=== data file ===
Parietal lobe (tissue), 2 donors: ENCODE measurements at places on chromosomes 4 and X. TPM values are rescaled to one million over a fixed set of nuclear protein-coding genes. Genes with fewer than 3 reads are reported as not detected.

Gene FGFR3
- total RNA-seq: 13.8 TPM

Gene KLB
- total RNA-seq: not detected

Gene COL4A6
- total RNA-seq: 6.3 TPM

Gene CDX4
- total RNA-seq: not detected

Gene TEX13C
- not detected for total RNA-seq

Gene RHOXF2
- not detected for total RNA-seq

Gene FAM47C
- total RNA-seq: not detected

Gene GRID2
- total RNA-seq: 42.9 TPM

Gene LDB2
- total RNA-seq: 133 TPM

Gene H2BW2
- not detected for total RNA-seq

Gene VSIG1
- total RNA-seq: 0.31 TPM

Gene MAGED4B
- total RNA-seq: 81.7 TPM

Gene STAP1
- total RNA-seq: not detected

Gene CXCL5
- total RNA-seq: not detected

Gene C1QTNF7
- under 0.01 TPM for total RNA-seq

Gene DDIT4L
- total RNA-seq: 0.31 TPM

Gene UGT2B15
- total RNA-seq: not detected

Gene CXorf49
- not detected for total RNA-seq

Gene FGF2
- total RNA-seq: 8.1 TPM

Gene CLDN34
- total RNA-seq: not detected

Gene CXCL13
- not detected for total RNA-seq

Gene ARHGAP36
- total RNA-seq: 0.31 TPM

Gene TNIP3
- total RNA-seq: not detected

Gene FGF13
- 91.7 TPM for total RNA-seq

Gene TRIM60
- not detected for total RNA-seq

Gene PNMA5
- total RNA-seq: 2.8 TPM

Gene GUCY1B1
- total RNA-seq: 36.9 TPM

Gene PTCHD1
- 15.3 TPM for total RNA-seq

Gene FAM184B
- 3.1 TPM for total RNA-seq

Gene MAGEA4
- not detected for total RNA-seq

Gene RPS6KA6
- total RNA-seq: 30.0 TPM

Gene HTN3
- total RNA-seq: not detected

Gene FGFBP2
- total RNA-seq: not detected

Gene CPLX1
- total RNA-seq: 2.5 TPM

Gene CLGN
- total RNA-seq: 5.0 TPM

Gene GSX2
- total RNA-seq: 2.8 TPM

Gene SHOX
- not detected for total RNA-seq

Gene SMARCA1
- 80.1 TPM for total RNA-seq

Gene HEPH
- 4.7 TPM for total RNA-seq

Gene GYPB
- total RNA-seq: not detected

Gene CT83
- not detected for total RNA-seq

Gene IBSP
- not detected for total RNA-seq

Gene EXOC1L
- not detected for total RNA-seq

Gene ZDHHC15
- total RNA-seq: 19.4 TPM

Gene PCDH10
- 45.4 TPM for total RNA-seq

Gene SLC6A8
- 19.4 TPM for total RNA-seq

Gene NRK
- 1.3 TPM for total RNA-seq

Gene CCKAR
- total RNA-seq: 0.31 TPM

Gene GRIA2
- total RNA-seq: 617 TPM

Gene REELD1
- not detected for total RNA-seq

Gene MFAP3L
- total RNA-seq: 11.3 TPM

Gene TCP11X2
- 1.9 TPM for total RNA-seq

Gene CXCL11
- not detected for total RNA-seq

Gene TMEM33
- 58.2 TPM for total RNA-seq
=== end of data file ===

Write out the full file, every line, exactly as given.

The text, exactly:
Parietal lobe (tissue), 2 donors: ENCODE measurements at places on chromosomes 4 and X. TPM values are rescaled to one million over a fixed set of nuclear protein-coding genes. Genes with fewer than 3 reads are reported as not detected.

Gene FGFR3
- total RNA-seq: 13.8 TPM

Gene KLB
- total RNA-seq: not detected

Gene COL4A6
- total RNA-seq: 6.3 TPM

Gene CDX4
- total RNA-seq: not detected

Gene TEX13C
- not detected for total RNA-seq

Gene RHOXF2
- not detected for total RNA-seq

Gene FAM47C
- total RNA-seq: not detected

Gene GRID2
- total RNA-seq: 42.9 TPM

Gene LDB2
- total RNA-seq: 133 TPM

Gene H2BW2
- not detected for total RNA-seq

Gene VSIG1
- total RNA-seq: 0.31 TPM

Gene MAGED4B
- total RNA-seq: 81.7 TPM

Gene STAP1
- total RNA-seq: not detected

Gene CXCL5
- total RNA-seq: not detected

Gene C1QTNF7
- under 0.01 TPM for total RNA-seq

Gene DDIT4L
- total RNA-seq: 0.31 TPM

Gene UGT2B15
- total RNA-seq: not detected

Gene CXorf49
- not detected for total RNA-seq

Gene FGF2
- total RNA-seq: 8.1 TPM

Gene CLDN34
- total RNA-seq: not detected

Gene CXCL13
- not detected for total RNA-seq

Gene ARHGAP36
- total RNA-seq: 0.31 TPM

Gene TNIP3
- total RNA-seq: not detected

Gene FGF13
- 91.7 TPM for total RNA-seq

Gene TRIM60
- not detected for total RNA-seq

Gene PNMA5
- total RNA-seq: 2.8 TPM

Gene GUCY1B1
- total RNA-seq: 36.9 TPM

Gene PTCHD1
- 15.3 TPM for total RNA-seq

Gene FAM184B
- 3.1 TPM for total RNA-seq

Gene MAGEA4
- not detected for total RNA-seq

Gene RPS6KA6
- total RNA-seq: 30.0 TPM

Gene HTN3
- total RNA-seq: not detected

Gene FGFBP2
- total RNA-seq: not detected

Gene CPLX1
- total RNA-seq: 2.5 TPM

Gene CLGN
- total RNA-seq: 5.0 TPM

Gene GSX2
- total RNA-seq: 2.8 TPM

Gene SHOX
- not detected for total RNA-seq

Gene SMARCA1
- 80.1 TPM for total RNA-seq

Gene HEPH
- 4.7 TPM for total RNA-seq

Gene GYPB
- total RNA-seq: not detected

Gene CT83
- not detected for total RNA-seq

Gene IBSP
- not detected for total RNA-seq

Gene EXOC1L
- not detected for total RNA-seq

Gene ZDHHC15
- total RNA-seq: 19.4 TPM

Gene PCDH10
- 45.4 TPM for total RNA-seq

Gene SLC6A8
- 19.4 TPM for total RNA-seq

Gene NRK
- 1.3 TPM for total RNA-seq

Gene CCKAR
- total RNA-seq: 0.31 TPM

Gene GRIA2
- total RNA-seq: 617 TPM

Gene REELD1
- not detected for total RNA-seq

Gene MFAP3L
- total RNA-seq: 11.3 TPM

Gene TCP11X2
- 1.9 TPM for total RNA-seq

Gene CXCL11
- not detected for total RNA-seq

Gene TMEM33
- 58.2 TPM for total RNA-seq